For streaming software schematic I chose to show what I know and that is Open Broadcaster Software (OBS). Technically, OBS is an encoder. Its function is to integrate multiple sources and encode them into a digital video and audio format for streaming as, for example, MPEG. The keyboard and mouse are used to define “scenes” to prepare for streaming and to transition between scenes during streaming. Each scene integrates various media, windows, displays, audio sources, and video sources. OBS and similar encoders use scenes to control and format the streamed content. I note that Zoom does not play well in this configuration since it requires what I consider to be a complicated workaround that can be risky.

A minimal configuration can use a streaming service web page, such as YouTube, instead of the software encoder. In this case, the stream is limited to the video from a single video source and a single audio source. Those sources can be the built-in web cam and microphone on your laptop or even on a handheld device.

Supports the textual description of software streaming schematic
Streaming Software Schematic

Simulcast Software Schematic

Some producers like to have their streams go out over two or more streaming services. This lets viewers use the services that they prefer, including YouTube, Facebook, Twitch and others. To do this a subscription is usually needed to a third party server that connects to multiple streaming services. These servers have the bandwidth to output streams to multiple services with low latency. Low latency means that viewers are seeing the production in near real time without delays and breakups.

Supports the description of using third part simulcast service
Simulcast Software Schematic

Schematics are Only the Beginning

Schematics are only the beginning to understanding and implementing streaming successfully. Almost everything in a full-up configuration needs some adaptation. Mixer panel settings are needed to set sound levels and other audio characteristics. On higher end video cameras, exposure levels and aperture must be set, as a minimum. Encoder scenes are developed in advance of the stream event. Streaming service parameters must be set in the encoder as well as possibly at the streaming service itself.

These schematics give you a hardware and software configuration as a basis to start planning your streaming activities. Remember that the hardware and software configurations in these schematics are very flexible and can scale for the size of your production. You can start small and work up to a more comprehensive configuration as your needs and your experience grow.

Download a PDF of the schematics here.

Creative Commons License
This work is licensed under a Creative Commons Attribution-NonCommercial-ShareAlike 4.0 International License.

See My Live Streams from Jaffrey

Last season I began to produce and edit the Stories to Share series of YouTube live stream broadcasts from the Jaffrey Civic Center in Jaffrey, New Hampshire. I invite you to see my live streams from Jaffrey. The link to the coming live stream is found on the Jaffrey Civic Center YouTube channel. Click on “Uploads” and select “Upcoming live streams”.

Season 2

The Season 2 of the Stories to Share series started on October 7, 2022, with a great presentation by author Ernest Hebert. Each new episode will be streamed on the first Friday of each month through May, 2023, beginning at 5:00 PM. The streams usually last about one hour and each features an interesting guest speaker. Each coming episode is described on the JCC Events Page.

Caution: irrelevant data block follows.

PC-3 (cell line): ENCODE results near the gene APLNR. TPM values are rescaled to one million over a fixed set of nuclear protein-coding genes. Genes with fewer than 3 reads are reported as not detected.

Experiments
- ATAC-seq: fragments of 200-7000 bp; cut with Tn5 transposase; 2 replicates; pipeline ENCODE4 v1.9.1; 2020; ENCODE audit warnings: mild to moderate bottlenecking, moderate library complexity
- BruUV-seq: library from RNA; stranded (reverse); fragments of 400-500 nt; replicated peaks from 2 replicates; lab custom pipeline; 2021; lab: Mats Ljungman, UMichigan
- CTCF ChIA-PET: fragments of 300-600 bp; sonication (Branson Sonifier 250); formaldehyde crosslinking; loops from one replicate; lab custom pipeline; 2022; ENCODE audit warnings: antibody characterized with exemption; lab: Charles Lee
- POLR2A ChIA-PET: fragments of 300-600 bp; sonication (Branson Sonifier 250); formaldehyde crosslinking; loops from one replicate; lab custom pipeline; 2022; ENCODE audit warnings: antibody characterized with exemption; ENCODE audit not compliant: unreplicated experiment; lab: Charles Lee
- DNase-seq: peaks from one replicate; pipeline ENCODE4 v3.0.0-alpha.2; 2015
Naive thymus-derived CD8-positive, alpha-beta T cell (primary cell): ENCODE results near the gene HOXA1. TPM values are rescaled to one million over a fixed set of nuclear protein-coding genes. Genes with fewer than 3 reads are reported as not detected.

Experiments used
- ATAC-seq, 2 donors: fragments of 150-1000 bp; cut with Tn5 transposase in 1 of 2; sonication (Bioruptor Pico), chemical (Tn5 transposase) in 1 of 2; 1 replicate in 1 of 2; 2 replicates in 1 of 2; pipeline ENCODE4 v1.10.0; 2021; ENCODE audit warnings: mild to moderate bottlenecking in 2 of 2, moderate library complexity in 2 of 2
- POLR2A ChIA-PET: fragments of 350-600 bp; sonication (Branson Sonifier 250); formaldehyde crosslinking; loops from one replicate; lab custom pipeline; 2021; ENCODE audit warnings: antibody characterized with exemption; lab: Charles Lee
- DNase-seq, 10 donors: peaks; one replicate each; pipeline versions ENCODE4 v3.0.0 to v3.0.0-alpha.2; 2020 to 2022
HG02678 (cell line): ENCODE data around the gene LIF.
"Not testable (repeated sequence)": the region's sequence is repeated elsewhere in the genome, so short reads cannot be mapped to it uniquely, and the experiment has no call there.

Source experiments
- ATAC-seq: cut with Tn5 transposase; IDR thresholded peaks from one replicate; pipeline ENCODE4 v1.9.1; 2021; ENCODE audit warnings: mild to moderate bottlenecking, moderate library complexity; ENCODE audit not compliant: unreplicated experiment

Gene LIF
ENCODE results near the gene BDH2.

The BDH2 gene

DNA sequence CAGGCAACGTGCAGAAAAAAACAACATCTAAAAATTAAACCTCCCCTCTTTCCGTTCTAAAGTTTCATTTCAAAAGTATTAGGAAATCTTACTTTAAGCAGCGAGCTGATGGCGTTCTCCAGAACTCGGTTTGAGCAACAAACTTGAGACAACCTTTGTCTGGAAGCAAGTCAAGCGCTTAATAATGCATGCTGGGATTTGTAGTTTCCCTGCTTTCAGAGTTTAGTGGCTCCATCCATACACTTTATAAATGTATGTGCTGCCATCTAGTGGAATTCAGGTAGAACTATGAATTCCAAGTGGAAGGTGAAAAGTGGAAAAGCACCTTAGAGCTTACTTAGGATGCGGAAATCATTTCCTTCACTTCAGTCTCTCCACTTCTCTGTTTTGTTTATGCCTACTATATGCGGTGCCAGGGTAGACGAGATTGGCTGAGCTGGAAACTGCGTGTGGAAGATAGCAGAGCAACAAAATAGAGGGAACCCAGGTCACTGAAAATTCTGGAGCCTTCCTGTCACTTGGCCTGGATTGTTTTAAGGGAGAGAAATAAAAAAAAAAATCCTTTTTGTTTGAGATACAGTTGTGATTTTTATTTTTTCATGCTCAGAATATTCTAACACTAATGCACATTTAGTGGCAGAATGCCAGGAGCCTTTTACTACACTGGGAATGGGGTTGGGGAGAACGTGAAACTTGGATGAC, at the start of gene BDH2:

Live Stream Setup

Well before the production date, I create the opening and closing credits videos. To produce these streams live, I bring lighting, audio, and video equipment to the Jaffrey Civic Center. There is no in-house audio or stage lighting. It usually takes a while to unload my car and carry all of the equipment into the auditorium. The equipment is set up early on the day of broadcast so that I can test everything.

To light the stage I use up to three mono-lights. Up to four microphones and four cameras are needed to provide audio and video for the stream. All of the cables and power connections are done as each piece of equipment is set up. Usually I use from two to four camera angles, depending on the style of presentation.

Live Stream Production

It is quite a production to accomplish as the lone person setting up and running all of the equipment. At the beginning of an event I start the stream, run the opening credits, and give a hand signal to the moderator to start the show. During the presentation, I run specific scenes using broadcast software and switch cameras using a video switch. Sometimes I use a volunteer to run one of the cameras to keep it pointed at a speaker who wants to move around the stage. At the end of the presentation there is usually a question and answer session where I will relay YouTube chat questions and comments to the moderator.

Live Stream and Film Ambitions

Producing and editing live streams is a lot of fun for me. At the moment I am doing it at no charge. I am willing to do it for other organizations provided I feel that I can add value, provided I have the equipment to produce a credible result, and provided I personally consider the project as interesting.

The equipment suite also lends itself to filming. Recently I have done a few documentary interview films and plan to do more. There are other film projects that I would consider doing at no charge with the same caveats that I have for live streaming.